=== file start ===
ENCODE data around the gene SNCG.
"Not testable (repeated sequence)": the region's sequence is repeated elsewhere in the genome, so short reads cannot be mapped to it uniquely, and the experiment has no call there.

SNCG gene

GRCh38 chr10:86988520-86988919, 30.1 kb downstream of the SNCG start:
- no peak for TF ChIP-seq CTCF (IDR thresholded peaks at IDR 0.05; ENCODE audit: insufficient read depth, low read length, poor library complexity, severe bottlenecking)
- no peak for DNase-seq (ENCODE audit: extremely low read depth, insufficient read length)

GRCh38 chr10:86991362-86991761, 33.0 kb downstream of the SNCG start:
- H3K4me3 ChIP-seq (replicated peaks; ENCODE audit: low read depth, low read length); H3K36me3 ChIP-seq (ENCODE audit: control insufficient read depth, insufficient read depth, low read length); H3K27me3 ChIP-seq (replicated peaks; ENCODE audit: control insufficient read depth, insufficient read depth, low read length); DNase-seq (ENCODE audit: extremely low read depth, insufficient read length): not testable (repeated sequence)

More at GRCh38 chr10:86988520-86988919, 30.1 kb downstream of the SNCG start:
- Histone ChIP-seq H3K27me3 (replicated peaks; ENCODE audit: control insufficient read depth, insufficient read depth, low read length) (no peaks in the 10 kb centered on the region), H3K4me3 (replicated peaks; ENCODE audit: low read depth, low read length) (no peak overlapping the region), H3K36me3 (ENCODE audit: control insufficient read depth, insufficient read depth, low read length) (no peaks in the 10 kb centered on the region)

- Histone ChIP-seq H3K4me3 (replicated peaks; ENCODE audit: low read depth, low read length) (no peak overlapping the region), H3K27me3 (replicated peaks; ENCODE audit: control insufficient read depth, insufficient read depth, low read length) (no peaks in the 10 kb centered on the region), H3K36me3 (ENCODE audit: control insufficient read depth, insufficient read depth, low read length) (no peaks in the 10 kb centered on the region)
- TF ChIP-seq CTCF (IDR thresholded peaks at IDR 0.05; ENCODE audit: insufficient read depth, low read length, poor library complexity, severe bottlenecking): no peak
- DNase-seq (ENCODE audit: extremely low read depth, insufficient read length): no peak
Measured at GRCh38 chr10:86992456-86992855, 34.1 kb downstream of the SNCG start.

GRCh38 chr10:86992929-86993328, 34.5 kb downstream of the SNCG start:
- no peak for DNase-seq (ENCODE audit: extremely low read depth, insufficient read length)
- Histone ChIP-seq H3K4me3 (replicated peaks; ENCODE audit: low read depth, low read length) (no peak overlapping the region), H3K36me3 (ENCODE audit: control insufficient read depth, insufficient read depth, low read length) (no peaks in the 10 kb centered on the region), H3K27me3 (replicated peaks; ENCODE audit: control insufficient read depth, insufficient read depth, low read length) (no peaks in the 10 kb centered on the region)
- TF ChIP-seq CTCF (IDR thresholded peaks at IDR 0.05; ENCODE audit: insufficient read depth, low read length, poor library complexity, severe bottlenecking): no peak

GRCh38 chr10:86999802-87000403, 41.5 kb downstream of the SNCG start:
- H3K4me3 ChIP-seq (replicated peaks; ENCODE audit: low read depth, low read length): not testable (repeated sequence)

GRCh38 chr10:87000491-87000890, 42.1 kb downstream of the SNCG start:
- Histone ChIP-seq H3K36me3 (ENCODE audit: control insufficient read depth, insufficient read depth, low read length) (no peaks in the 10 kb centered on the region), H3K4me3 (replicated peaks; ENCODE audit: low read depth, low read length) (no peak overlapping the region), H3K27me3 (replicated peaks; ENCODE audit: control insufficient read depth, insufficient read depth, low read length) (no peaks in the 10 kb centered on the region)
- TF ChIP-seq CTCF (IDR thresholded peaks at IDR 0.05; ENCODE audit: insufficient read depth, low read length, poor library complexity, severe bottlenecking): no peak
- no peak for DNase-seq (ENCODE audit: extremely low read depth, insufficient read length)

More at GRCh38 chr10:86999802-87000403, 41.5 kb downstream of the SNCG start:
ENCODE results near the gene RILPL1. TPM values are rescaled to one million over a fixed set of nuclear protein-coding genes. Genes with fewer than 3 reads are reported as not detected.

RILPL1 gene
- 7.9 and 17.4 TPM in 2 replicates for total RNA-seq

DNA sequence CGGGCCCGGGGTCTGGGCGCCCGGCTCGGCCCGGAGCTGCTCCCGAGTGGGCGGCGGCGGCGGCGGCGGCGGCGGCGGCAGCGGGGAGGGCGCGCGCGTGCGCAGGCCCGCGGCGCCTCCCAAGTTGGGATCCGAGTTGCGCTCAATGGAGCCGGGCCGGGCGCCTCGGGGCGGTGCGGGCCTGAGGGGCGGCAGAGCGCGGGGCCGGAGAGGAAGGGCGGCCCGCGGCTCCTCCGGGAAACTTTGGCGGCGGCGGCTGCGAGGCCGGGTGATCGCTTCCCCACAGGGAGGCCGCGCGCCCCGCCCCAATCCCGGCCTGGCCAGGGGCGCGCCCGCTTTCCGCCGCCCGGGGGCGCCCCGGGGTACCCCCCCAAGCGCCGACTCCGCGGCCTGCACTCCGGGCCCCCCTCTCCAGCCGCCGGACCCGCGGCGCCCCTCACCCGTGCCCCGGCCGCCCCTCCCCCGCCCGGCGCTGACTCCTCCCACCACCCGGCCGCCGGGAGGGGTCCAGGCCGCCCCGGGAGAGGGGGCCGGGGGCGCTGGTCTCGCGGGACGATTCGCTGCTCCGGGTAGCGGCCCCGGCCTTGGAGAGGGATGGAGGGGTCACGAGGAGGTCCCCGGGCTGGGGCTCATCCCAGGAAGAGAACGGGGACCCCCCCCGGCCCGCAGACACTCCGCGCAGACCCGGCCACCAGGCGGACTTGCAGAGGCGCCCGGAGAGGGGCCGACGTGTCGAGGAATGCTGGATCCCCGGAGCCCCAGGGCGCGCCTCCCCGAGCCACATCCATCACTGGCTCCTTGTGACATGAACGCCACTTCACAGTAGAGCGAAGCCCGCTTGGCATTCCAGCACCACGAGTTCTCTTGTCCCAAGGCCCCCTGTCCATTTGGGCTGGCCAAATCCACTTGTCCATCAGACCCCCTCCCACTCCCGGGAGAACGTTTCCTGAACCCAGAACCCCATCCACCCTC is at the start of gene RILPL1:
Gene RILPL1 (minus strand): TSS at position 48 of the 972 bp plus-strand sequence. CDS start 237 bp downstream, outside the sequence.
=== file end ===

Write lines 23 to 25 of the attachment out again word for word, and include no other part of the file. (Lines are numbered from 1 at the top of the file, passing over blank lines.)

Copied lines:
- TF ChIP-seq CTCF (IDR thresholded peaks at IDR 0.05; ENCODE audit: insufficient read depth, low read length, poor library complexity, severe bottlenecking): no peak
- no peak for DNase-seq (ENCODE audit: extremely low read depth, insufficient read length)

More at GRCh38 chr10:86999802-87000403, 41.5 kb downstream of the SNCG start: